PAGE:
Insight & Thought Leadership on the Global Economy

One of our most insightful economists examines the extraordinary actions the Federal Reserve, the Treasury, and other authorities took to cope with the economic catastrophe that followed the financial crash of 2008. (Paying the Price) A readable, balanced account of what they did, why they did it, and how well it worked out—so far. — Alice M. Rivlin, the Brookings Institution, former Director of OMB and Vice Chair of the Fed

U.S. Macro Outlook: Hanging Tough

  • U.S. employment has grown faster than expected given the restraint from federal fiscal policy.
  • Real GDP growth has slowed nevertheless, likely ending the second quarter below 2% annualized.
  • Improved consumers confidence shows in rebounding vehicle and house sales.
  • Markets are skeptical that the Fed can continue to hold long-term interest rates down.
  • Unrest in the developing world threatens a growing market for U.S. exports.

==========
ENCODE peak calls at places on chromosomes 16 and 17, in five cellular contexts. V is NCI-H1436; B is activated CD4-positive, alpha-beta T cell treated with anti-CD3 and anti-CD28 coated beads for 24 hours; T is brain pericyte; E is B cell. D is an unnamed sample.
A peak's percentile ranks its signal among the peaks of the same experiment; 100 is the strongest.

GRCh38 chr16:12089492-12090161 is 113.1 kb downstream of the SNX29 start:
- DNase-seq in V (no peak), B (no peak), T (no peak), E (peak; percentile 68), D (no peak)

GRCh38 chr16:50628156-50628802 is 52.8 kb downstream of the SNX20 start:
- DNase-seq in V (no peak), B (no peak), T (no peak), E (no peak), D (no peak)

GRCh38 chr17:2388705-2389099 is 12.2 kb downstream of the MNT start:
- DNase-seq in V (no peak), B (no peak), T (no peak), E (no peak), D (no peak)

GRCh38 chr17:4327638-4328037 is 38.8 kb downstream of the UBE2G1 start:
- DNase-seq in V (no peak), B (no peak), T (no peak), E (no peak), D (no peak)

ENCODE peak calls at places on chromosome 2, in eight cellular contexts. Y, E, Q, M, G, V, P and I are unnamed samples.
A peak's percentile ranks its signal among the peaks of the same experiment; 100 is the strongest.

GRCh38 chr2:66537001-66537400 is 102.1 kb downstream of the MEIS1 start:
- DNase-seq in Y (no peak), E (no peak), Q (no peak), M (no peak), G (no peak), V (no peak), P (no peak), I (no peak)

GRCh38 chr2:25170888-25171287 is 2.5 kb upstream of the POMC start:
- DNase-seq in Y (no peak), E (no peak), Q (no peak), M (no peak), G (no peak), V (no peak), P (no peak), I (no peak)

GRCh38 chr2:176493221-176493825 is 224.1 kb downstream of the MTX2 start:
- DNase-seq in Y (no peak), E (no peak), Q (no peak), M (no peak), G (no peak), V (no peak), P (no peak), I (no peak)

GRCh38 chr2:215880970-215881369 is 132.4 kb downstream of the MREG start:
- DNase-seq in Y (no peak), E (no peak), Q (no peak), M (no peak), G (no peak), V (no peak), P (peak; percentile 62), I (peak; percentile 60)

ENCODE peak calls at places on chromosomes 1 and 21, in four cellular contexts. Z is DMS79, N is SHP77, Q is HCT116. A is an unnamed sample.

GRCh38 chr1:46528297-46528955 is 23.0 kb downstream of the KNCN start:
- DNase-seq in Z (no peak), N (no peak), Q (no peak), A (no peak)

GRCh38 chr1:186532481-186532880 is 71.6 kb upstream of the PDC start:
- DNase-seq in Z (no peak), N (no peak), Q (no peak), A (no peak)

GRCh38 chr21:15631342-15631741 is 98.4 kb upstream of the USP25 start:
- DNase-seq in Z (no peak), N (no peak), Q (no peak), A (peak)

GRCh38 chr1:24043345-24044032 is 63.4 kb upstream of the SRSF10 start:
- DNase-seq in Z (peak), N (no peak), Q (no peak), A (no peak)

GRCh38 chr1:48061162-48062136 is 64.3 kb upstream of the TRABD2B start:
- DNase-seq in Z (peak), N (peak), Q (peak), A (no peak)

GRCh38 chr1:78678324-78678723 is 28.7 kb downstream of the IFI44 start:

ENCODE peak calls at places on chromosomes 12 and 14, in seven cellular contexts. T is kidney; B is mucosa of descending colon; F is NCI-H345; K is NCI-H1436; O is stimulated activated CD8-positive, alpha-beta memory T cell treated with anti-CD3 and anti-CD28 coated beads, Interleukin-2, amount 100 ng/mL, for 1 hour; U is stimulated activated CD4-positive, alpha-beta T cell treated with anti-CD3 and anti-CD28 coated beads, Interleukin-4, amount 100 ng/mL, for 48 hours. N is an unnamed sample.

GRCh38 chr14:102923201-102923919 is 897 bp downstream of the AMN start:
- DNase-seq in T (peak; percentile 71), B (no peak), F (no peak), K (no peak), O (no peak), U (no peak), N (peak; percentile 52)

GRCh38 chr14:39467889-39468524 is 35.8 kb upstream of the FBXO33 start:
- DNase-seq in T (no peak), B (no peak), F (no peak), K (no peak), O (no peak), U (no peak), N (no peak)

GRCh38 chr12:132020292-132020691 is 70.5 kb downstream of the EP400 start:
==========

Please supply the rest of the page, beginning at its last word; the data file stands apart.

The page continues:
• Threats to a stronger U.S. recovery, while substantial, are less severe than they were a year ago.

The U.S. economy appears to be moving forward gracefully despite raging fiscal headwinds. The tax increases and government spending cuts, which will lower GDP by an estimated 1.5 percentage points this year, have done less damage than expected. Employment in particular has outperformed expectations: If anything, job growth has picked up in recent months. Payrolls have recently been adding close to 200,000 positions per month, topping forecasts of less than 150,000 at the start of the year.

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